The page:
Cloud Computing And The Streaming Of Everything Will Change Media Forever

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We’re getting much closer to the world of dumb clients… and that’s a smart thing.

Five years ago, the conversation about live video streaming was always relegated to a conversation about "the pipe" (the technology and the ability to deliver this type of data intensive media with the same flawless flow as broadcast TV). While it’s still not perfect and many people still grumble over video buffering issues while they try to watch on their computers, tablets and smartphones, the technology is improving and we’re getting very close to that moment in time when grabbing and watching videos will be as speedy and flow-perfect as grabbing your email. The biggest change is going to be that you won’t have to really download anything, as all content will not only live in the cloud, but will be accessible to you on-demand.

This isn’t streaming as you’ve thought of streaming to date.

Amongst media and marketing professionals, the idea of streaming is more commonly thought of as a way to broadcast live where the data and information is never stored on the consumer’s hard drive – they can simply enjoy the content (text, images, audio and/or video) live and "in the moment." That is the streaming of yesterday. The streaming of today looks very different. Take a look at what Apple is attempting with their upcoming iCloud product. The idea is that all of your content (or the data you used to save on your hard drive) will now be stored "in the cloud." This way, whether you’re opening your laptop, tinkering with your iPad or roaming with your iPhone, the content that you want can be streamed from one central location and acts as if it is resident on your hard drive (it’s also pretty great if your hardware crashes… now you won’t lose everything). Now, push this even further and imagine that your content is not just the things you have downloaded to date, but it now becomes anything and everything that can be sold via iTunes (and beyond). Suddenly, the notion of streaming has a new paradigm. The world’s catalogue of content is now your catalogue.

Imagine a media world…

Imagine a media world where the consumer doesn’t own any one piece of content, but simply has unlimited access (for a fee) to any piece of content on any of the devices they choose. In essence, you own it all. This is the true promise of streaming and it’s the type of technology and media delivery mechanism that should get the traditional broadcasters and publishers either extremely nervous or amazingly innovative. Consumers used to be very different. We collected this content and built shelving in our home to store it and display it to our friends. This is what Seth Godin now refers to as "the artifact" -  having a record collection, a library of books, or a DVD collection. As the digitization of media continues to evolve, the idea of having these collections becoming akin to the way certain individuals collect old Coke signs (it’s more about the art than the functional use). The majority of people will simply be able to access every type of TV show, movie, music artists, book, magazine, newspaper, radio station, etc… when they want, on the device they want and they won’t need any hard disk space for it or built-in shelving units to house it.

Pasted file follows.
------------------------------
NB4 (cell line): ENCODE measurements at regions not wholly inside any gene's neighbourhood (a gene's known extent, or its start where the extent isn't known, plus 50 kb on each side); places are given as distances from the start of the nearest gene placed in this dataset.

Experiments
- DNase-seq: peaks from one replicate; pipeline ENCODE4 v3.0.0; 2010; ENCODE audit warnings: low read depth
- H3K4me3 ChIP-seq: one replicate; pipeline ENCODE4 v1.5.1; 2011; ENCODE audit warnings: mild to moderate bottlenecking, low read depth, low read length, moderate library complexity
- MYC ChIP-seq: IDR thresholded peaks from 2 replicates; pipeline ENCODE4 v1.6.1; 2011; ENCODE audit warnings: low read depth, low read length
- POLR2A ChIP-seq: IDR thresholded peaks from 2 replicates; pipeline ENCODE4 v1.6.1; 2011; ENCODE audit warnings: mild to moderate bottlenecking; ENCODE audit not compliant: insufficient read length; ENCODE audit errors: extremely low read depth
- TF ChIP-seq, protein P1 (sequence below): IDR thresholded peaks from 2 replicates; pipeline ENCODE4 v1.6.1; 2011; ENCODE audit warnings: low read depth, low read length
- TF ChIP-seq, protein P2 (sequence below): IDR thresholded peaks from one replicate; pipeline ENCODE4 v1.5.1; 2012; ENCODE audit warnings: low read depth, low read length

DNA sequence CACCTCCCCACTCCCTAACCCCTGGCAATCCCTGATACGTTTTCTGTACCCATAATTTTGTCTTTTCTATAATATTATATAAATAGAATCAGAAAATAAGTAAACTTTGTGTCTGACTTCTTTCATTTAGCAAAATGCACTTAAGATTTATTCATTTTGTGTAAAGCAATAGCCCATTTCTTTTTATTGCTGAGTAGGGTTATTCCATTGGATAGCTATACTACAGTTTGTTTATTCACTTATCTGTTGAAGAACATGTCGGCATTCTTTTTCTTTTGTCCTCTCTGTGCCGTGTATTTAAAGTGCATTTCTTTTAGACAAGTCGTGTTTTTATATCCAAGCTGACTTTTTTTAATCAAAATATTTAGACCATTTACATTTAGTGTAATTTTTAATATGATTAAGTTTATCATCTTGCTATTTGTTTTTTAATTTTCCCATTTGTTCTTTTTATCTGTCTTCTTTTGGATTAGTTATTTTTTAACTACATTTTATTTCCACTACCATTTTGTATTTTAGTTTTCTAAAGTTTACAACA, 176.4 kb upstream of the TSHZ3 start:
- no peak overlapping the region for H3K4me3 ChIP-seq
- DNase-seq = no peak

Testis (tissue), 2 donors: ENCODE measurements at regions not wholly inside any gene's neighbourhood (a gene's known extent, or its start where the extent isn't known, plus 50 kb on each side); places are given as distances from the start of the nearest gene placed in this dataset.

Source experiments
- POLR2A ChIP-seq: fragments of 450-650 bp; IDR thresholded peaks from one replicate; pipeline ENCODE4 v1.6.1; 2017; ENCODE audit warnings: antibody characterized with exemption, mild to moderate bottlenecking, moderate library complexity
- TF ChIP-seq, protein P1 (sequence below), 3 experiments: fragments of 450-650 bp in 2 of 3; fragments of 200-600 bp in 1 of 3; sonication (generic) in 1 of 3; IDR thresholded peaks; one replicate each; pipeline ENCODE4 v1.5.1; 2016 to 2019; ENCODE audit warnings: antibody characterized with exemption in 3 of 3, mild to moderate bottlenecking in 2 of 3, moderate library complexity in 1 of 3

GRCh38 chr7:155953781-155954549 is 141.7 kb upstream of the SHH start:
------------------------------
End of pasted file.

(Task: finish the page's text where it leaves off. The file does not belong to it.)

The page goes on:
Bandwidth is the new hard disk space.

As the Internet becomes the ultimate archive for all of your personal stuff (photos, emails, etc…) and it’s mixed with the full streaming of content, bandwidth becomes the new hard drive. This will be the big (and hard) media hurdle. To date, the cable and mobile carriers have made it difficult. Many of them have invested lots of money in existing infrastructure that becomes out-of-date much quicker than they can recoup their investment. We have issues of bandwidth throttling and the ability to have unlimited data is becoming (once again) a topic of heated discourse. The truth is that technology can’t be stopped. Unlimited data through high speed and mobile access is an inevitability and it’s also going to be an amazing media experience for the consumer. Getting the content producers, hardware manufacturers and access providers to play nicely (and fair) is where the challenge lies. This form of streaming is inevitable, and once consumers experience it and understand it… they’re going to demand it.